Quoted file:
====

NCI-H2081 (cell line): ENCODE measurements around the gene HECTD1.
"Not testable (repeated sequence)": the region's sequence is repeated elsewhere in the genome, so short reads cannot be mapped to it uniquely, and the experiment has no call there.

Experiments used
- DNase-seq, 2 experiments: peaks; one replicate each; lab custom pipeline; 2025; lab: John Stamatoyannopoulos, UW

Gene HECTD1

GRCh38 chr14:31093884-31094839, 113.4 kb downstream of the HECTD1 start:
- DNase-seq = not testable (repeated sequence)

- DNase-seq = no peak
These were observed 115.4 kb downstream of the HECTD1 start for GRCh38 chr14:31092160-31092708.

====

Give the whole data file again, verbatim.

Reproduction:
NCI-H2081 (cell line): ENCODE measurements around the gene HECTD1.
"Not testable (repeated sequence)": the region's sequence is repeated elsewhere in the genome, so short reads cannot be mapped to it uniquely, and the experiment has no call there.

Experiments used
- DNase-seq, 2 experiments: peaks; one replicate each; lab custom pipeline; 2025; lab: John Stamatoyannopoulos, UW

Gene HECTD1

GRCh38 chr14:31093884-31094839, 113.4 kb downstream of the HECTD1 start:
- DNase-seq = not testable (repeated sequence)

- DNase-seq = no peak
These were observed 115.4 kb downstream of the HECTD1 start for GRCh38 chr14:31092160-31092708.